PLAYBILL PICKS: David Mamet's Five Most Memorable Men

By Robert Simonson
25 Oct 2012

David Rasche (with Mary Anne Urbano) in the Atlantic Theater Company's Edmond.
Photo by Elizabeth Messina

Edmond Burke, Edmond

The title role in Edmond is probably the least-known of the roles on this list. In many ways, Edmond is an anomaly. Many of Mamet's plays take a dim view of existence, but this 1982 work is relentlessly dark, and unusually expressionistic, taking the anti-hero through the seedier byways of urban life, all the way to prison. Unlike most of the other works by the writer, which are typically divided into two or three big scenes, the action is told in 23 short episodes. Moreover, here we have one male protagonist — not two, not three — on which all attention is focused. The play is rarely staged, but when it is — a production at the Atlantic in 1996; a 2003 London staging starring Kenneth Branagh — it is usually praised. Among Mamet veterans, it is reserved a special admiration.

"Why is it one of the great roles?" asked Neil Pepe. "Because it's a man who chooses to remove himself from his life and go on this odyssey and rediscover himself. In terms of an arc, and a guy who's on a quest to own who he is, it's a remarkable journey. In some ways, it's Mamet's darkest play. It's aged well. It's about this guy opening himself up, and getting in a lot of trouble, and finding his way back."



"Edmond is unlike any other character in Mamet's work, or for that matter American drama," offered Mosher. "His journey through rage and mysticism to redemption is the stuff of 19th century Russian novels. The final scene of the play, when Edmond is in the cell with another prisoner talking about the supreme animals from outer space and quoting Hamlet, is the most moving thing he's ever written."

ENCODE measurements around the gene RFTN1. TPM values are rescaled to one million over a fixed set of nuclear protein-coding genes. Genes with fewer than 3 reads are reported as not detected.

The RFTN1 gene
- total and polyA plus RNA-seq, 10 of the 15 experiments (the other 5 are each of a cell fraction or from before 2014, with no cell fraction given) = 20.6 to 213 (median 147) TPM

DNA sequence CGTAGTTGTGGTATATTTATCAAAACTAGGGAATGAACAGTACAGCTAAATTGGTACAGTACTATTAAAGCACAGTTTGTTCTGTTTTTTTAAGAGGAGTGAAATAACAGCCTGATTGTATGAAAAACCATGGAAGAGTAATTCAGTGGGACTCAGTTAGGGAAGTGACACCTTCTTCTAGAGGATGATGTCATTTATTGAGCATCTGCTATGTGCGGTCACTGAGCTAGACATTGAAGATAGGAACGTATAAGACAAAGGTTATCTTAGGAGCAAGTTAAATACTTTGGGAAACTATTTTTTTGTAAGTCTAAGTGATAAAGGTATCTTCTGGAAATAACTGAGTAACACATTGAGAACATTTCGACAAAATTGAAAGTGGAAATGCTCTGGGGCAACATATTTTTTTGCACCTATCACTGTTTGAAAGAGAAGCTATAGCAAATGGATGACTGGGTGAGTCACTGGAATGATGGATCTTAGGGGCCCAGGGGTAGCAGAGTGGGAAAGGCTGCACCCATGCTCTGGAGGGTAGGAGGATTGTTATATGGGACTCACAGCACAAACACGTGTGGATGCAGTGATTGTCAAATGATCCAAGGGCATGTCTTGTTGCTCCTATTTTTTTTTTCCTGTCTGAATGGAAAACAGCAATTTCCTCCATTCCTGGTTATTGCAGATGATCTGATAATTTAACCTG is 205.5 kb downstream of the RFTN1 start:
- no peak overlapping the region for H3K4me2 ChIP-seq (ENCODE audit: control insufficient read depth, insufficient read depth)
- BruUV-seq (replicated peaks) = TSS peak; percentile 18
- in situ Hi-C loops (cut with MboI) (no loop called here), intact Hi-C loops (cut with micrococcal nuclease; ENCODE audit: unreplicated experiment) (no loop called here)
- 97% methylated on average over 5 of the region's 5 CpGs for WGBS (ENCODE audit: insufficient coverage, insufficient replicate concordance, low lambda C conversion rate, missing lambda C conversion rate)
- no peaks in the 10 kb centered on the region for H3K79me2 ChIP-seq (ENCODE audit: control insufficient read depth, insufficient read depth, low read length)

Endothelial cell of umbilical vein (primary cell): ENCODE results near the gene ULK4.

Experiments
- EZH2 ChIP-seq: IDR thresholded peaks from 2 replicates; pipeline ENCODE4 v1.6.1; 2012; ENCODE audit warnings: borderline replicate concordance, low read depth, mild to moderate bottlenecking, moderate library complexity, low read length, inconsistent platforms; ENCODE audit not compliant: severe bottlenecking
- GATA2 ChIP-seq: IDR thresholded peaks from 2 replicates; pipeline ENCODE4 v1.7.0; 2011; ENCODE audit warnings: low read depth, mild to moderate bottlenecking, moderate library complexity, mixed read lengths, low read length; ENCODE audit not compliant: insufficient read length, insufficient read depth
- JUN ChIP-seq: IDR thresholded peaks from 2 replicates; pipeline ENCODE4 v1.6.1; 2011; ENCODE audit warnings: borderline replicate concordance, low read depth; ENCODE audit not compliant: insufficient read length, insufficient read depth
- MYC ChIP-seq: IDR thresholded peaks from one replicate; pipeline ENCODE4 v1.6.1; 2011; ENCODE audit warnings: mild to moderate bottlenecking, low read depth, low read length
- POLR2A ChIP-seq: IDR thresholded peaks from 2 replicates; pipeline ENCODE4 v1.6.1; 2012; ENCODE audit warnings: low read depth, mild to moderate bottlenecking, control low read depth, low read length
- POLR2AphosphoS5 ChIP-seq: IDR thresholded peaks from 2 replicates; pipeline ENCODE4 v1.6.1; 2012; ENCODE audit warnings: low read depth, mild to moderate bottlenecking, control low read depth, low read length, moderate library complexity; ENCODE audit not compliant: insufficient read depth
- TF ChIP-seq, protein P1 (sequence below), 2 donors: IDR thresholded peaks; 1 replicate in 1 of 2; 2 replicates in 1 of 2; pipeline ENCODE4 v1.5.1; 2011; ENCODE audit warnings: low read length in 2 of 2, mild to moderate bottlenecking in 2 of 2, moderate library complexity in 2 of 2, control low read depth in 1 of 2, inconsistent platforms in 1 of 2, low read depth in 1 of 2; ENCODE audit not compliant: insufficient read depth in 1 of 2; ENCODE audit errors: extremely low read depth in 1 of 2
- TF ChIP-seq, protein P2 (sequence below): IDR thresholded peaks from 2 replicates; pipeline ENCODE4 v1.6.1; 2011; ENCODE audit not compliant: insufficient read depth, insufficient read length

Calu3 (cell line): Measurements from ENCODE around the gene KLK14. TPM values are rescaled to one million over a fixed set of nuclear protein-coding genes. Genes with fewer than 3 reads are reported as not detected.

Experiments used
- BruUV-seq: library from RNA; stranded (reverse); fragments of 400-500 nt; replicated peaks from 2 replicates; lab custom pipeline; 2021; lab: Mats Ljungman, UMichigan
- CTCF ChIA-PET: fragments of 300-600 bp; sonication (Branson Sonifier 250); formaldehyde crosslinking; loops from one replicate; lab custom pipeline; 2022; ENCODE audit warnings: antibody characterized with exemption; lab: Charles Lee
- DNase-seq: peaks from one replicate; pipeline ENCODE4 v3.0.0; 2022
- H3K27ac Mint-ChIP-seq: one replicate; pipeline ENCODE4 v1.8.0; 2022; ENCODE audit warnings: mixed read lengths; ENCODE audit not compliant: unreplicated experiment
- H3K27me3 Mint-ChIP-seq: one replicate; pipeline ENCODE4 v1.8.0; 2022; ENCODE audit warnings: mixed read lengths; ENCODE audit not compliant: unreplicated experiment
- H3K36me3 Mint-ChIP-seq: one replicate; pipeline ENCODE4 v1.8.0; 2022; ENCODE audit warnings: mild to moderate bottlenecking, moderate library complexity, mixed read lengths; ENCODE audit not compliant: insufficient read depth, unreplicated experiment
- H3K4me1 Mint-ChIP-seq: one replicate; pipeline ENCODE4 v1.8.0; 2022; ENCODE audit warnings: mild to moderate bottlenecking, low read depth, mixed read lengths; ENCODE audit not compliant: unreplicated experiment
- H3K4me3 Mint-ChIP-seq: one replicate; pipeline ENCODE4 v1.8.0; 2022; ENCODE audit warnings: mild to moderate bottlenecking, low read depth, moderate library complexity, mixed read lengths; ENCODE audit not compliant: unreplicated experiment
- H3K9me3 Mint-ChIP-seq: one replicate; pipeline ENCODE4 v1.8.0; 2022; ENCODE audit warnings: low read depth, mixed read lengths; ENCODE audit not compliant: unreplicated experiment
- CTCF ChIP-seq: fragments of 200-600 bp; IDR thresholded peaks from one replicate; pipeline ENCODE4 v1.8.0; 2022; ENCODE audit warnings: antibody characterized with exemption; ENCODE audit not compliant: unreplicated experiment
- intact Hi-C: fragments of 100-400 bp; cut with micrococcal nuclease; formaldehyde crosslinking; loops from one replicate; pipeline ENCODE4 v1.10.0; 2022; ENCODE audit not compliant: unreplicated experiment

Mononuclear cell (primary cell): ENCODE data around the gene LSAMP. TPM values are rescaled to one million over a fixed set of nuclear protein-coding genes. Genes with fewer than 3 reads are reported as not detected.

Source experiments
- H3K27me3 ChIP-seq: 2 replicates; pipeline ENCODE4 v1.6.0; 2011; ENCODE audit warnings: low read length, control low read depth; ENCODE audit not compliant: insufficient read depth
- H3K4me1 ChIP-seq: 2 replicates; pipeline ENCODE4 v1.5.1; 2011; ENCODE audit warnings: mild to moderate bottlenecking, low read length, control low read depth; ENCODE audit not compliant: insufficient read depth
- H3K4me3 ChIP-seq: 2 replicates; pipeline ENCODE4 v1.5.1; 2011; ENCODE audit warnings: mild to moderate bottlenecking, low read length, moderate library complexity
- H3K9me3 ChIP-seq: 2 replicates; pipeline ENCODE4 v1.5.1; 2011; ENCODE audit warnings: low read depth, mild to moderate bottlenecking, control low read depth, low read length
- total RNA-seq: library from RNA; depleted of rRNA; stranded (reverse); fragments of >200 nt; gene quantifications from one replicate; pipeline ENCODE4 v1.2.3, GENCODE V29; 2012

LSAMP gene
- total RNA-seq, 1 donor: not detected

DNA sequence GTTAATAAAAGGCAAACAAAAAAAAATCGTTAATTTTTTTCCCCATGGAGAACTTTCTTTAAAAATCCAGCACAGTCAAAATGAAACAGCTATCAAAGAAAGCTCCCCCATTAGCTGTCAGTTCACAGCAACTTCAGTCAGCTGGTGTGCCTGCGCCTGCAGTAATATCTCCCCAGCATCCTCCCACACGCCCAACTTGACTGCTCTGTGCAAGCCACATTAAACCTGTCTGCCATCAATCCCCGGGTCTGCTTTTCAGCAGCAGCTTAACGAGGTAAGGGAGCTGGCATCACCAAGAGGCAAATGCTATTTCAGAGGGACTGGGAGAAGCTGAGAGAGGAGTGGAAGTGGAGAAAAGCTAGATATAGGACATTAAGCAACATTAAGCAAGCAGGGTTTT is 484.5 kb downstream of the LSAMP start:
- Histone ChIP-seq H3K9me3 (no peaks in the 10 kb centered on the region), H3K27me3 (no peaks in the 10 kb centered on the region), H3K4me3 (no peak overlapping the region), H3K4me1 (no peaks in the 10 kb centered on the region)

Lage called the story "A dark spiral. Thank god it's just a play. It's an amazing ride to the dark side for Edmond. But 'every fear hides a wish,' and in the end, after he's vented his homophobic and racist panic, he seems to have found true happiness, as disturbing as it is. Just an incredible journey that the actor takes during the course of this play… As an NYU intern in 1982, I house-managed the original New York production at the Provincetown Playhouse and got to see Colin Stinton in the title role dozens of times. For me, Colin perfectly embodied the staid, buttoned-up model of white collar middle-class repression. Restless, mid-life crisis pulling at him, he walks out on his wife and so begins his descent into New York's underbelly… The actor playing Edmond must curry empathy while being emasculated at the beginning of the play, convincingly tap into adrenaline-fueled blind rage in the midsection of the play, and evince a tenderness and beatitude by play's end. A great challenge, immensely rewarding for an actor who can pull it off."

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